Lizzette Irizarry ’23 (CLAS), a major in Latin American and Latin American studies from Groton, who will write a thesis on her experience in the Collective Action for Social and Migrant Justice program in the Borderlands, to share with Latinx groups on campus.

Madeline Cortes-Gomez ’23 (BUS), a Marketing Management major from Norwalk, which will collaborate with EGL and the Puerto Rican/Latin American Cultural Center (PRLACC) on a student presentation.

Soribel Torres-Jimenez ’23 (ED), a Bilingual Elementary Education major from Waterbury, which will introduce English language learners and the curriculum for pre-education majors at UConn. She will also partner with a teacher to introduce bilingual education students and kindergarten students through the organization Jump Start.

Dylan Peters ’23 (BUS), a finance major from Somers, NY, who will use written and video content from her overseas experience to introduce First Year Experience students.

Guerlina Philogene ’24 (BUS & CLAS), a specialist in management information systems and German studies from Stamford, who will create a video blog in German with English subtitles presenting events and daily life in Germany to integrate into the presentations of the EGL and the German clubs.

Valeria Rose Chavez ’23 (CLAS), a psychological science major from Norwalk, which will work with her former high school to introduce students to the Center for Youth Leadership, a social activism organization.

David Salazar ’25 (ACES), an exploratory business major from Norwalk, which will focus on introducing first-generation students through organizations and clubs on the Storrs campus.

Viaivannie Vargas-Negron ’24 (CAHNR), a major in Natural Resources and Environment from Willimantic, who will present to the Pre-Vet Club, First Generation Society, and PRLACC.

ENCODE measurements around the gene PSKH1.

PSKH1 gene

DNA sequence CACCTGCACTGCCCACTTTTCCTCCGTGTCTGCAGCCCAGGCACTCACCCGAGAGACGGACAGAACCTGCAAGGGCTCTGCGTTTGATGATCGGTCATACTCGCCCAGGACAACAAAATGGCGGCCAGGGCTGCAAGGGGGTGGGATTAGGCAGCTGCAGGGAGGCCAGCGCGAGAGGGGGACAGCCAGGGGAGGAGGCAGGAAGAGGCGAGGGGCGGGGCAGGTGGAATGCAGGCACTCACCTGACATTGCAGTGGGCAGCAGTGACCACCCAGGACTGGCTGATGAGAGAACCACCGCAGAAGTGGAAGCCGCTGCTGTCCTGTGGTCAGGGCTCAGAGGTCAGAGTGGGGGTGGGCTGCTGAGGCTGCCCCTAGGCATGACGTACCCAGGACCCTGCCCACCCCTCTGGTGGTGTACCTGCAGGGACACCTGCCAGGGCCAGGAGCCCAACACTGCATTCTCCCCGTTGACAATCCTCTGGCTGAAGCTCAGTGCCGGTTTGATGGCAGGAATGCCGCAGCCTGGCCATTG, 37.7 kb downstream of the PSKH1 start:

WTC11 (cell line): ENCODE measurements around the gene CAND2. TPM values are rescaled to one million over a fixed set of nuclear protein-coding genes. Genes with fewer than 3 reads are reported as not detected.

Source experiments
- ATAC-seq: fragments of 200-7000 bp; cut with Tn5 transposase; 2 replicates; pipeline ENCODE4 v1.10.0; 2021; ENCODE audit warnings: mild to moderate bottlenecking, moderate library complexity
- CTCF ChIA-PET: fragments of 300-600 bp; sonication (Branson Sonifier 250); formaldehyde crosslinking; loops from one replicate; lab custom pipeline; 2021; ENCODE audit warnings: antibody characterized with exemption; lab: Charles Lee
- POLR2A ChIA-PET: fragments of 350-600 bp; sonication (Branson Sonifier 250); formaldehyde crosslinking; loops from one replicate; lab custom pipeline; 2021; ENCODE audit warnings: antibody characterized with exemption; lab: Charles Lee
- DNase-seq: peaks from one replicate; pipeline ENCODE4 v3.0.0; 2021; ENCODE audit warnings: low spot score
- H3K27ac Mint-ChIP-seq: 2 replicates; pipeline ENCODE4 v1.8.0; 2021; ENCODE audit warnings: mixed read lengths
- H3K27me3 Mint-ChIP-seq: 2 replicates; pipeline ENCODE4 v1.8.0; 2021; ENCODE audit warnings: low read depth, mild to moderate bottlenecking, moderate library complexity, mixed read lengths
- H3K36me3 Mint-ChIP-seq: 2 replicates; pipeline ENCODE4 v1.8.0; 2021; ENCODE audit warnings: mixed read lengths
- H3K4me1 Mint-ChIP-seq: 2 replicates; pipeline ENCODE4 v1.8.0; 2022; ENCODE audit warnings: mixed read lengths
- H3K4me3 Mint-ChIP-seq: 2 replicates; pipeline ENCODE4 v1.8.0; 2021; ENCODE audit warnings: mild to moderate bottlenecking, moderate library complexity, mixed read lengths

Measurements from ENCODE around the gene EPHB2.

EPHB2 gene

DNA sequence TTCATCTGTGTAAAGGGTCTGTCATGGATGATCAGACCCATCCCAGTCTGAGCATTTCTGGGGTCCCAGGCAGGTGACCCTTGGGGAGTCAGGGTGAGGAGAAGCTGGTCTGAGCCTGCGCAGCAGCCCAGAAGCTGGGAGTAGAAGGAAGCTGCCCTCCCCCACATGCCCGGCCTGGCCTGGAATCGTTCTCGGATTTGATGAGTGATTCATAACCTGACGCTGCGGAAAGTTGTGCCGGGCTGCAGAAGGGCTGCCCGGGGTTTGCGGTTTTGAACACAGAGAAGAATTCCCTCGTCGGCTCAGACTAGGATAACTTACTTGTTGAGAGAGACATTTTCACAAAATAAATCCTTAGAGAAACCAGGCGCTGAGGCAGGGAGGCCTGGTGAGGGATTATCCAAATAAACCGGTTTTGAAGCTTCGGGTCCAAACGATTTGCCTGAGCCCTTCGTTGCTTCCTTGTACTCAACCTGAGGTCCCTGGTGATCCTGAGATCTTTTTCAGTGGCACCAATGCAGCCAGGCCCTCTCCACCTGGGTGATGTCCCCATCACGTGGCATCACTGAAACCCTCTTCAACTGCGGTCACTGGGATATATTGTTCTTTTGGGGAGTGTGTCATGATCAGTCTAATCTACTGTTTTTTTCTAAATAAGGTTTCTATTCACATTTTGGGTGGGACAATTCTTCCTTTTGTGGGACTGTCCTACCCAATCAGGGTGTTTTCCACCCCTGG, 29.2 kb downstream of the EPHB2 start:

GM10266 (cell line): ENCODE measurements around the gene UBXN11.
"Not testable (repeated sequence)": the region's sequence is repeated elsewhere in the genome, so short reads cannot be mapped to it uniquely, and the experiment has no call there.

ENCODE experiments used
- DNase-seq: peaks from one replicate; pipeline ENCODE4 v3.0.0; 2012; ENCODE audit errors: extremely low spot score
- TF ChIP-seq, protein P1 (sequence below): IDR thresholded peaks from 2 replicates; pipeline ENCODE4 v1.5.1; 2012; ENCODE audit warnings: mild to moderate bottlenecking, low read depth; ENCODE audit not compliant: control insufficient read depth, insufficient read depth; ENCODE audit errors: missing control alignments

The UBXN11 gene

Jerome Jacobs ’23 (CAHNR), a public health and health promotion major from Vernon, which will create a vlog for honors and Pell Grant eligible students.

Rose Pacik-Nelson ’23 (CLAS), a physiology, neurobiology, and cognitive science major from the Bronx, NY, who will present to students at EO Smith High School and work with EGL and the Office of Financial Aid to provide comprehensive funding participation information.

Sydney Seldon ’25 (CAHNR), an environmental science major from Fort Hood, Texas who will return to her high school and present to students in the Advancement Through Individual Determination program.

Geraldine Uribe ’23 (CLAS), a political science and urban studies major from Stamford, which will introduce students to the First Generation Society and First Generation Honors Society, as well as office hours to support students who wish to apply to EGL programs at the Afro-African Cultural Center American.

Samantha Valle ’23 (CLAS), a Political Science and Women’s Studies major from Waterbury, who will present in her classes and plans to work with EGL to promote student awareness through social media platforms.